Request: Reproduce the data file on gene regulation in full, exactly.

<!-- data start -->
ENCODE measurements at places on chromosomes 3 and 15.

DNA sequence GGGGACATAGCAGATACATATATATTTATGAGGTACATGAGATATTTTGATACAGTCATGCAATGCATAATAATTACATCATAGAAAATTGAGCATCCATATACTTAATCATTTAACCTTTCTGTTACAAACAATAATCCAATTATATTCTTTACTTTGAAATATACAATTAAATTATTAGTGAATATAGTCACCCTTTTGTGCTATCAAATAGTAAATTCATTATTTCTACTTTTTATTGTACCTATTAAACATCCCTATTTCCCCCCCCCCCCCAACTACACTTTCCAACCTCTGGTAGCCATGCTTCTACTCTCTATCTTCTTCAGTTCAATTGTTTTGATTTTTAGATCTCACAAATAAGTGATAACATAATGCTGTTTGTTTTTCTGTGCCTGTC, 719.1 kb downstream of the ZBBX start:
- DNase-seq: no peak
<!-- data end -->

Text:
ENCODE measurements at places on chromosomes 3 and 15.

DNA sequence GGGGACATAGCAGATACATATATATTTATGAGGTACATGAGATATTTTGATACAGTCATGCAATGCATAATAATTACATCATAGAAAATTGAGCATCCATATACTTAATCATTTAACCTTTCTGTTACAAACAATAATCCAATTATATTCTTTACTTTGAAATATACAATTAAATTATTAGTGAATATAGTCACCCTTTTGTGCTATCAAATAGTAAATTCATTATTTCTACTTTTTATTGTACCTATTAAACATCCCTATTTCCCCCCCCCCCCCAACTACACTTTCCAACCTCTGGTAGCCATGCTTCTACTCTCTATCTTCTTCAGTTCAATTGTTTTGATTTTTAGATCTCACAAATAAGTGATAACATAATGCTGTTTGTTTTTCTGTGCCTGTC, 719.1 kb downstream of the ZBBX start:
- DNase-seq: no peak